The message is crystal clear. Humanity is common: borders and suffering man made.

If there is a problem it’s is one of counterpoint. Does the satire sparkle bright enough against the darkness of the immigrants’ tales? The lighting is handed well and sound, with the ensemble song describing cranes flying away to die in foreign lands (a poem from 19th century Ukraine) is truly beautiful in such a small venue.  However, with such a large cast, the staging does slip into awkward moment but, overall, this is a more than likeable production whose heart is definitely in the right place.
nae bad_blue

Star (blue)Star (blue)Star (blue)

Reviewer: Martin Veart   (Seen 23 August)

Visit the Assembly Roxy Bedlam Church Hill Theatre Festival Theatre King’s Theatre Other Pleasance, Potterrow & Teviot Summerhall The Lyceum The Stand Traverse archive.

THIS REVIEW HAS NOT BEEN SUBEDITED

+3 Review: The Free Association – Jacuzzi (Pleasance: 4-21 Aug: 23.00 : 1hr)

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 “Wild, witty and wickedly funny”

Editorial Rating: 4 Stars Nae Bad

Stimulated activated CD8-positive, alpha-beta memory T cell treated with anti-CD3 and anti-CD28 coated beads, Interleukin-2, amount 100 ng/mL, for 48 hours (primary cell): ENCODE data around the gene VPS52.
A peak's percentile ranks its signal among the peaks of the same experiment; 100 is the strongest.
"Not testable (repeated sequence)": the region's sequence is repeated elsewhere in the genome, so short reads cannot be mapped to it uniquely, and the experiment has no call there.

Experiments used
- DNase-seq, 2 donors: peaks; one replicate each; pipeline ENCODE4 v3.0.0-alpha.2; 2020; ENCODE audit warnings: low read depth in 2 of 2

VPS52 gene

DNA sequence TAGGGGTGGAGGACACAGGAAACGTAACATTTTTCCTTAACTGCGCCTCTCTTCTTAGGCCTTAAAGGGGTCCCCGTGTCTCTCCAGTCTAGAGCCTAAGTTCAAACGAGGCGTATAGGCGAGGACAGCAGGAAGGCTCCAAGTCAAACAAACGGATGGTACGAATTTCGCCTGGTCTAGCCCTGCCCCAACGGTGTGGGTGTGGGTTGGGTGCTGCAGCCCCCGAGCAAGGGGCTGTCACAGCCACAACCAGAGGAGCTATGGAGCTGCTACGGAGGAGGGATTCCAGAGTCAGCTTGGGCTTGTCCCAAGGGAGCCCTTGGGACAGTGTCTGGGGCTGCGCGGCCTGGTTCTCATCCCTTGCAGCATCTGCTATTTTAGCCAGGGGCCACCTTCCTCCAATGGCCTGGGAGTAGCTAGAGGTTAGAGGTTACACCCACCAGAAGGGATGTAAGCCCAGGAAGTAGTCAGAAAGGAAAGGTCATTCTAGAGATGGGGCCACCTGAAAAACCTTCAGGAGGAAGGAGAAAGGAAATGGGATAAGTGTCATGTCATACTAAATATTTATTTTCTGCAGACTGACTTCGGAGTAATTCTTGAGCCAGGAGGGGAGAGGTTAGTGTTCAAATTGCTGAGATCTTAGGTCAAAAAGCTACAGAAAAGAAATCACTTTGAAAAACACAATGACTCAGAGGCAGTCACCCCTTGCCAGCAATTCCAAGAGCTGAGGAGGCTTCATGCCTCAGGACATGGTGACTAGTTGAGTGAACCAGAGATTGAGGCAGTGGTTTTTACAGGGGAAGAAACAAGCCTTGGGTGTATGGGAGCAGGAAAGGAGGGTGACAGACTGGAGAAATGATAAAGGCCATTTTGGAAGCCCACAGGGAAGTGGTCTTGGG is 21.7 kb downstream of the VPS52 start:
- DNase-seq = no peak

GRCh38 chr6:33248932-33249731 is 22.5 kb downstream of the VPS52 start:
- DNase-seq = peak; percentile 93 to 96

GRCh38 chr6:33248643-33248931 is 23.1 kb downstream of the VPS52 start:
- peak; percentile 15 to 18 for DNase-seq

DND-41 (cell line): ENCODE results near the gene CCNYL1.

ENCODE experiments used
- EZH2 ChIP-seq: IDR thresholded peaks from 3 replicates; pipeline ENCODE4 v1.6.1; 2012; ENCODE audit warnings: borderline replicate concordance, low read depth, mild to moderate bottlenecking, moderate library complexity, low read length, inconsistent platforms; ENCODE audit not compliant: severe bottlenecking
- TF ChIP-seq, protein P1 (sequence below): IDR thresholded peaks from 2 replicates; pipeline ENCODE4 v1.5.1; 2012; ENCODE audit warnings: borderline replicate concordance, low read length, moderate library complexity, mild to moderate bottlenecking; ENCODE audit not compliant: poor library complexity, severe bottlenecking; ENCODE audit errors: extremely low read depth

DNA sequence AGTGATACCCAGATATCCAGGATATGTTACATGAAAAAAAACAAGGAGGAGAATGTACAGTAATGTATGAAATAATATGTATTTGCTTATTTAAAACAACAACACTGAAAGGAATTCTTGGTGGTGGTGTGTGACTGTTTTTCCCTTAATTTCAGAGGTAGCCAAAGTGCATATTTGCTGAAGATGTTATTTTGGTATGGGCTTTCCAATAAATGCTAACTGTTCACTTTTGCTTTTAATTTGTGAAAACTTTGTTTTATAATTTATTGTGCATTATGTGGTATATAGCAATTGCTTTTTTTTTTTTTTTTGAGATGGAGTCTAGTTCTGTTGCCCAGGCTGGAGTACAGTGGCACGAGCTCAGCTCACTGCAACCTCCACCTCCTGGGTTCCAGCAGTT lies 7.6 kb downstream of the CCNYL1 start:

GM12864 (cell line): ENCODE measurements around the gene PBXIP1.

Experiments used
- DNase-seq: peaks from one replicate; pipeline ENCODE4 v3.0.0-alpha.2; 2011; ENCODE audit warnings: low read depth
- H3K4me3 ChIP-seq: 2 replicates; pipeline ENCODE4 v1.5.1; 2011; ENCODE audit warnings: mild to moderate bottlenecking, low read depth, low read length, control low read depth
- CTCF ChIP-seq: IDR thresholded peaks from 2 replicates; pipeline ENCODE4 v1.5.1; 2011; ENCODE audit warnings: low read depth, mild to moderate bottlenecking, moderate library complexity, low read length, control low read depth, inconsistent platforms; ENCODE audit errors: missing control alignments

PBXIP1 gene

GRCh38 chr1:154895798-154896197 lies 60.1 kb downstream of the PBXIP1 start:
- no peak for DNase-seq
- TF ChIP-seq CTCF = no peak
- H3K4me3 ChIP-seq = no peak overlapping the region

I always approach live improv shows with a degree of trepidation: though a lot of the fun lies in its often wild unpredictability, it’s easy for a forced joke or sudden case of comedian’s block to sour an entire set. However, from the moment the Free Association players arrived on stage, I felt as if the audience was in very safe hands.

Basing scenes from improvised monologues by “special guests”, it’s a streamlined one-two punch of comedy flavours. The changeover from stand-up style presentation to off-the-wall improv is smooth, sharp and very crisp, handily overcoming the transitional inertia that would threaten less cohesive groups. From start to finish, it’s this veneer of professionalism that really brings the Free Association together; very seldom is improv so akin to a well-oiled machine.

But far from it to say the comedy is mechanical: I’d almost recommend a helmet to protect against the ideas bouncing off the walls. From Blue Peter themed suicide pacts to rad skateboarding private-school bait-and-switches (it somehow made sense at the time), you’d be hard pressed to try and follow the cognitive bead of sense for more than ten minutes – and this show is all the better for it. Despite a few jokes which fell flat or dampened the usually excellent energy, when the material’s good, it’s hysterical.